Eurosystem eyes up alternative payment solutions in latest retail payments strategy update
The Eurosystem has updated its retail payments strategy for the coming year, citing digital euro development, instant payments and cross-border payments as three of its main priorities.
First developed back in 2019, the aim of the retail payments strategy is to “develop pan-European solutions for payments at the point of interaction (POI), governed at the European level, and to further strengthen the Single Euro Payments Area (SEPA), primarily through the full deployment of instant payments”.
In light of the numerous developments that have affected the European payments ecosystem since 2020, namely the Covid-19 pandemic and the Russia-Ukraine war, the legislation seeks to meet the rising challenges to European sovereignty in the payments market.
Its core objectives include the creation of a European solution for POI payments, effectively ending the “strong reliance” on international card schemes and global big tech providers, as well as the introduction of a digital euro to complement existing digital payment capabilities and the full deployment of instant payments.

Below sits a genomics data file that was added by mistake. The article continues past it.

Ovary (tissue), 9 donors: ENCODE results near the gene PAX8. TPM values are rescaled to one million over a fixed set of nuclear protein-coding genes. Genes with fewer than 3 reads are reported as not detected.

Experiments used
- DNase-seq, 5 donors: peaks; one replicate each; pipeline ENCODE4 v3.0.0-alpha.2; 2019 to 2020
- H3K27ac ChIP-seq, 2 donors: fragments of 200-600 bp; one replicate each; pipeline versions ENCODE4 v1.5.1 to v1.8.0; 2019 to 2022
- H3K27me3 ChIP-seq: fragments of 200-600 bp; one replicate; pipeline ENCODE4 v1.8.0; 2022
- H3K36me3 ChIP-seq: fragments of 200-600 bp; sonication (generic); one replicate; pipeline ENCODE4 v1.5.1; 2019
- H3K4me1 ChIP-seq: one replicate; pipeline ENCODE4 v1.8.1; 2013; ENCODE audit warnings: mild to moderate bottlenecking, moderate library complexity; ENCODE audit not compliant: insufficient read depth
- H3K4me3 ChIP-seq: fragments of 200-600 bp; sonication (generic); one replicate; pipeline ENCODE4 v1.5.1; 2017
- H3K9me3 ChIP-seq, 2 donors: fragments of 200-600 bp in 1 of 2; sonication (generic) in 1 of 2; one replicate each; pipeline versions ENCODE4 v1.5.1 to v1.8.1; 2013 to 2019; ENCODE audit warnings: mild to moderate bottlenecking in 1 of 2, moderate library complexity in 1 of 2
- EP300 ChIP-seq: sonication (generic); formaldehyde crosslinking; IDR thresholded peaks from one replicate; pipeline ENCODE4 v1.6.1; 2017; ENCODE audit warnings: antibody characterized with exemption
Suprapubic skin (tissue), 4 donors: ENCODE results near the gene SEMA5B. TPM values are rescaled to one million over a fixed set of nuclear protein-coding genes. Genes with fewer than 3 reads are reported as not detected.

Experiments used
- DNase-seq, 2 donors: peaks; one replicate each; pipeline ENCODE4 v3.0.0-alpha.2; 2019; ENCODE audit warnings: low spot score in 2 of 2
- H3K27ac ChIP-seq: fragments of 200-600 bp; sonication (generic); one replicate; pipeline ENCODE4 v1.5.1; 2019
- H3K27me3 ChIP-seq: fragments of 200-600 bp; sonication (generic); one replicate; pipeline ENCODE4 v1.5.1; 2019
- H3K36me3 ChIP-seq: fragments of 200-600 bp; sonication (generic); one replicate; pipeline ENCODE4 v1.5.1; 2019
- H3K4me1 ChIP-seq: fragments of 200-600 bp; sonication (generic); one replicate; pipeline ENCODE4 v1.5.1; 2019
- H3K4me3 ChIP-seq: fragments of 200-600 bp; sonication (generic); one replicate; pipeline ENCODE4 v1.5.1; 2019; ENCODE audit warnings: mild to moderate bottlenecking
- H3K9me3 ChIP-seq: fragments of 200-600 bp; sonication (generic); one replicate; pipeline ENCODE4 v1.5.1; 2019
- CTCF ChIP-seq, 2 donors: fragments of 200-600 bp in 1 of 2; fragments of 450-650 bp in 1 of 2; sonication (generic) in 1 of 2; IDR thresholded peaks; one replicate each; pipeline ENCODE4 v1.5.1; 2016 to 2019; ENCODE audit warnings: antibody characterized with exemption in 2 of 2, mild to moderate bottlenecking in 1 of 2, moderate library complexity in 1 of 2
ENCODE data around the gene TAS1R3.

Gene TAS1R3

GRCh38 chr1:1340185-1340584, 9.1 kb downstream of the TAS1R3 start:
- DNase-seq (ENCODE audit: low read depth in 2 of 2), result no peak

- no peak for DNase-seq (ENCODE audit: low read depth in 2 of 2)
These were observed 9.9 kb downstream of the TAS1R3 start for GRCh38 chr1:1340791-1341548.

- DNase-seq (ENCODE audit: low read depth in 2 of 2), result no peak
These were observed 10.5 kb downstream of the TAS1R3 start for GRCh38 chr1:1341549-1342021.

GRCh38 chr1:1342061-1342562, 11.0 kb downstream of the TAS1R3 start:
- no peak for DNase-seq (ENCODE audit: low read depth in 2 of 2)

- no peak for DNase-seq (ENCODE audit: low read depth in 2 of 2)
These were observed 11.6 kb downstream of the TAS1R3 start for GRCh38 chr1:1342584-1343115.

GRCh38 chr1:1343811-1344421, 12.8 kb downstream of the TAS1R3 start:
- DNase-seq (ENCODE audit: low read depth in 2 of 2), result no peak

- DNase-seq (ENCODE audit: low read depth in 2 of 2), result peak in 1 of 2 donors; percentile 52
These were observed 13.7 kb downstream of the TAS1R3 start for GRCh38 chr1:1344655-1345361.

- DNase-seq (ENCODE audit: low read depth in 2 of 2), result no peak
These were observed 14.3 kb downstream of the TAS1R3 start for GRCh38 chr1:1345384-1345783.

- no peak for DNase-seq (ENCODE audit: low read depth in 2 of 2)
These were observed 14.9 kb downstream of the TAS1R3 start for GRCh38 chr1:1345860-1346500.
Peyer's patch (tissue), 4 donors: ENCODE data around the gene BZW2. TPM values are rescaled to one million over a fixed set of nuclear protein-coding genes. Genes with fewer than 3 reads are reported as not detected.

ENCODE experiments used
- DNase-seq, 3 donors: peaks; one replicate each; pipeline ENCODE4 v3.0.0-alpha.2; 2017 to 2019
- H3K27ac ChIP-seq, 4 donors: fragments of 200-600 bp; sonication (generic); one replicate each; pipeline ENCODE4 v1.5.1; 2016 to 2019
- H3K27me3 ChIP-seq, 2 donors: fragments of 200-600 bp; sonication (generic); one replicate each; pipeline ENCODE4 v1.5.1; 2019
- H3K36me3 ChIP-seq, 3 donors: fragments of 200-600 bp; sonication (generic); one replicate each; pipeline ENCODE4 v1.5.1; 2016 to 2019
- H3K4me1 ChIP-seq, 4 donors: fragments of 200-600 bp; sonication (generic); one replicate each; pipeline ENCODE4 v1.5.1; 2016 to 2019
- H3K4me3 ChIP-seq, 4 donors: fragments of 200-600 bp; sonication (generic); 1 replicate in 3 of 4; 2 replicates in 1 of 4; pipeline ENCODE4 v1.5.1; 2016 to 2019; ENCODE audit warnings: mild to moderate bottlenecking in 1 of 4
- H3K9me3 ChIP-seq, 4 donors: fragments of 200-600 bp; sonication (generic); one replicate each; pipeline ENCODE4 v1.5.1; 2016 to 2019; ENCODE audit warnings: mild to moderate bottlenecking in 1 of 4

Furthermore, the legislation also seeks to promote technological advancements and digital innovation in the betterment of cross-border payments in the context of both retail and wholesale payments, an element that is actively being instigated through the advent of the European Instant Credit Transfer scheme.
The bulk of the recent updates to the legislation concern a new goal to make alternative payment solutions available as a contingency plan, as part of a wider effort to strengthen the resilience of retail payments in Europe.
This move will enable offline capabilities in the event of network disruptions and ensure the availability of “fallback options” for payment service providers (PSPs).
The Eurosystem is also discussing how it can enable direct access to payment systems for non-bank PSPs through the revised Settlement Finality Directive (SFD), as well as how it can harmonise pan-European electronic identity (eID) and electronic signature (eSignature) services for the private sector through the updated eIDAS regulation “to enable cross-border acceptance of eID/eSignature solutions”.
Europe is seemingly well on its way to achieving its retail payments strategy, most notably through its SEPA Instant Payments mandate, its increased dialogue with the fintech sector and by entering the preparation phase of its digital euro project.